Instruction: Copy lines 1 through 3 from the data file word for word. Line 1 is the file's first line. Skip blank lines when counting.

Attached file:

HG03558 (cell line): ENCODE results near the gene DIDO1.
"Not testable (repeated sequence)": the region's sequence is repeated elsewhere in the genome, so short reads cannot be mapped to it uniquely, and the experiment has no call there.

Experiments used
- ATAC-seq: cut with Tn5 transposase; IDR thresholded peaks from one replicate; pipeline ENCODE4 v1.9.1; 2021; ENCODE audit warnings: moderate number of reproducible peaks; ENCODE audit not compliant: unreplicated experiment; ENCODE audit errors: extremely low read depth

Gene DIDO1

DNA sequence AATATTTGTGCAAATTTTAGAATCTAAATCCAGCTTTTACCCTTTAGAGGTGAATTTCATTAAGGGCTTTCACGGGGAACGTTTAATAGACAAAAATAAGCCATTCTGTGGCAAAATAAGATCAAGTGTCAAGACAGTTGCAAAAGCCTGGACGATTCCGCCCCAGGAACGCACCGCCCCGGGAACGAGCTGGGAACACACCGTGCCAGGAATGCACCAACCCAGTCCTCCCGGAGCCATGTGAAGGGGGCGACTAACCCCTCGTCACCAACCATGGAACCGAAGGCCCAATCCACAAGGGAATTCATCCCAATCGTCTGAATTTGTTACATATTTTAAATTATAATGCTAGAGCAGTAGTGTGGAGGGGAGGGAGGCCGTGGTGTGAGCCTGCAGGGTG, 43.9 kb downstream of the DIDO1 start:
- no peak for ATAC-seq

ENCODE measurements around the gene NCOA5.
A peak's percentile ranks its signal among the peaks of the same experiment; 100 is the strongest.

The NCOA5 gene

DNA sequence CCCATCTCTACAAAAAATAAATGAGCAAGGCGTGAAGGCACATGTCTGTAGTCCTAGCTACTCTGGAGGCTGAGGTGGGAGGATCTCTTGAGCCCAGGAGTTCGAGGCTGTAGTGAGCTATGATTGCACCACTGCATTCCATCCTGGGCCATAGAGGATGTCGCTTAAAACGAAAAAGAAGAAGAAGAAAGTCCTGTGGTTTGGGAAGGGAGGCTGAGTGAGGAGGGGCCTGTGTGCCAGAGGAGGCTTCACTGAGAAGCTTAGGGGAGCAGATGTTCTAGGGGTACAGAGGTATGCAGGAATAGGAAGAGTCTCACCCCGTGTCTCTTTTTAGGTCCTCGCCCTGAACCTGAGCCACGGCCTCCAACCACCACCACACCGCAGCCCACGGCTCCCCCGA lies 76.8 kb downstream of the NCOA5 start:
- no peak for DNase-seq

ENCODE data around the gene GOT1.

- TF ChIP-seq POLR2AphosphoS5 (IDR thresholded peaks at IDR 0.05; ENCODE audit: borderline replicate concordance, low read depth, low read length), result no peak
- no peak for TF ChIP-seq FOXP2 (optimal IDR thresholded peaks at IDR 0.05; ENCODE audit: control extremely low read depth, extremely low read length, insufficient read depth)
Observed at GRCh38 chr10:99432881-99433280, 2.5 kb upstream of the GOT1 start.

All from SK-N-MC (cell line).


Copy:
HG03558 (cell line): ENCODE results near the gene DIDO1.
"Not testable (repeated sequence)": the region's sequence is repeated elsewhere in the genome, so short reads cannot be mapped to it uniquely, and the experiment has no call there.

Experiments used